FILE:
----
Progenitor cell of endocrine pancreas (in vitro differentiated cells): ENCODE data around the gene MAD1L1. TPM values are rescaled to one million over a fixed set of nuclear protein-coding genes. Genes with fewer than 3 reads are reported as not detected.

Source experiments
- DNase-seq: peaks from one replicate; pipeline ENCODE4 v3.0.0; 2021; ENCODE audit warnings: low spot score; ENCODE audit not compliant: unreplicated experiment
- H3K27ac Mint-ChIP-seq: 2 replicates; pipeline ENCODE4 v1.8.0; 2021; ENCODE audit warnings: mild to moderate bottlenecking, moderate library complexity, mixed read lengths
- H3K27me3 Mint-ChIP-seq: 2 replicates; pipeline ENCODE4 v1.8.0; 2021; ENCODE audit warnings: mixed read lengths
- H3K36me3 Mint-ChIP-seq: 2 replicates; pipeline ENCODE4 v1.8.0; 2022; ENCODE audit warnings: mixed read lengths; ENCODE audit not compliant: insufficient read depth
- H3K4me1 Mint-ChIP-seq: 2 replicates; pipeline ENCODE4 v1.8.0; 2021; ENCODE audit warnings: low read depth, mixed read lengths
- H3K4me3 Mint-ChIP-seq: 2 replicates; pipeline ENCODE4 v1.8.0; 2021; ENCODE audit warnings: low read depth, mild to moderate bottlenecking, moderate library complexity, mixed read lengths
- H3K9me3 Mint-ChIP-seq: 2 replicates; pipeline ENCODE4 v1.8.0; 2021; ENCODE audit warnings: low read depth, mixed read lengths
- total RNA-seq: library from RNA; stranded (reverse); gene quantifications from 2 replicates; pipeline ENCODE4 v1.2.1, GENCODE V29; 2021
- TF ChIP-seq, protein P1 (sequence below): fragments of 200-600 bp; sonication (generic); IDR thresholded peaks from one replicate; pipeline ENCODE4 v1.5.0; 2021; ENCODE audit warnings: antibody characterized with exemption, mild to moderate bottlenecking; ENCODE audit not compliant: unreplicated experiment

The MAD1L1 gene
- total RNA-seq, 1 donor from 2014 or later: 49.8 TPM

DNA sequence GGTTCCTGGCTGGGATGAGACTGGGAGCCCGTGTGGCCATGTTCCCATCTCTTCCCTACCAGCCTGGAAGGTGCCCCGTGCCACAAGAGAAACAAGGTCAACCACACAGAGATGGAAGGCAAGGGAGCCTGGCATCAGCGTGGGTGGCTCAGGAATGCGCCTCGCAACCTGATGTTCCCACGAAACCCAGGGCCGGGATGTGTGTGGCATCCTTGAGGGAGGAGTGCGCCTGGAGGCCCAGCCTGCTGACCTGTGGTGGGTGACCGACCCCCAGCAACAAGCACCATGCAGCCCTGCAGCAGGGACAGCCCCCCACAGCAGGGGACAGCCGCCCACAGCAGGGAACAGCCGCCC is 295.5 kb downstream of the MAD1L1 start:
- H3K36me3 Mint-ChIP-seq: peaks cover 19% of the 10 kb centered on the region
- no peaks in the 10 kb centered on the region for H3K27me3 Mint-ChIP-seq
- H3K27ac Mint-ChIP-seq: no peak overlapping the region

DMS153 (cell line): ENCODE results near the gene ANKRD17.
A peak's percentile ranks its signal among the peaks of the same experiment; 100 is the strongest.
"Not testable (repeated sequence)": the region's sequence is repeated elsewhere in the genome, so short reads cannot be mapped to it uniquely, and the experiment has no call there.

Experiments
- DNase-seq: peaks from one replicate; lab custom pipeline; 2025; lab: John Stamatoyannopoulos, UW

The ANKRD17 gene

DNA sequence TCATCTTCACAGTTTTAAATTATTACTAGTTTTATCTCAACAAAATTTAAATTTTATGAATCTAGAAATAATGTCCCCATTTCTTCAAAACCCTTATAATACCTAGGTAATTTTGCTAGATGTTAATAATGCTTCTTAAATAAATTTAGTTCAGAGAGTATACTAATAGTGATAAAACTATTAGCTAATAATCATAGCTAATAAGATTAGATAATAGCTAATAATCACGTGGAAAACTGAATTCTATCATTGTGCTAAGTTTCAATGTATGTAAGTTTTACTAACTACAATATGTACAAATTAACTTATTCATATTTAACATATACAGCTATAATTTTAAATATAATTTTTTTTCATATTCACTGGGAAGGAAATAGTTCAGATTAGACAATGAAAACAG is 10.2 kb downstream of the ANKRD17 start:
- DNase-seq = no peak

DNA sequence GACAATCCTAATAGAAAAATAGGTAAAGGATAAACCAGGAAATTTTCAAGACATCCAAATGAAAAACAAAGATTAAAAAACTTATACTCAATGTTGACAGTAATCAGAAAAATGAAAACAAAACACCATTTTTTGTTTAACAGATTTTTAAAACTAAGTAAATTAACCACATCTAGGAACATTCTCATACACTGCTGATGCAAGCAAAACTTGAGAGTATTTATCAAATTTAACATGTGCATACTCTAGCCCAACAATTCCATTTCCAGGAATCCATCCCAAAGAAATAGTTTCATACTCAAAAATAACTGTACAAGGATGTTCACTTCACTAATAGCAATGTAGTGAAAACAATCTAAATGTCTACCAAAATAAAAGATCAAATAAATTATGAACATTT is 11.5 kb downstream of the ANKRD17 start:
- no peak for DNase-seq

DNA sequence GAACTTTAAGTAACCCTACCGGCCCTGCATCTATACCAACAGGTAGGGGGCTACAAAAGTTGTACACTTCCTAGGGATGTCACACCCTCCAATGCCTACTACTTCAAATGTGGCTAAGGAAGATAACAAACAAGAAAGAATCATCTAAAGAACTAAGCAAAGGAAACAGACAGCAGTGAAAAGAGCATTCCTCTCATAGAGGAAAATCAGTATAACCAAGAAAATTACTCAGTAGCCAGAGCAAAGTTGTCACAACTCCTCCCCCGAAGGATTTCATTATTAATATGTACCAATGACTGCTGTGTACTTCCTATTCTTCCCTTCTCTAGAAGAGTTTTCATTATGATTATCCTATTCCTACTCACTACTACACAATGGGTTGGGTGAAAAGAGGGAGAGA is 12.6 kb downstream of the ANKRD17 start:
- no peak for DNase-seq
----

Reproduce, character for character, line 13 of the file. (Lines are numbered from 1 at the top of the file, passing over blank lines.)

- total RNA-seq, 1 donor from 2014 or later: 49.8 TPM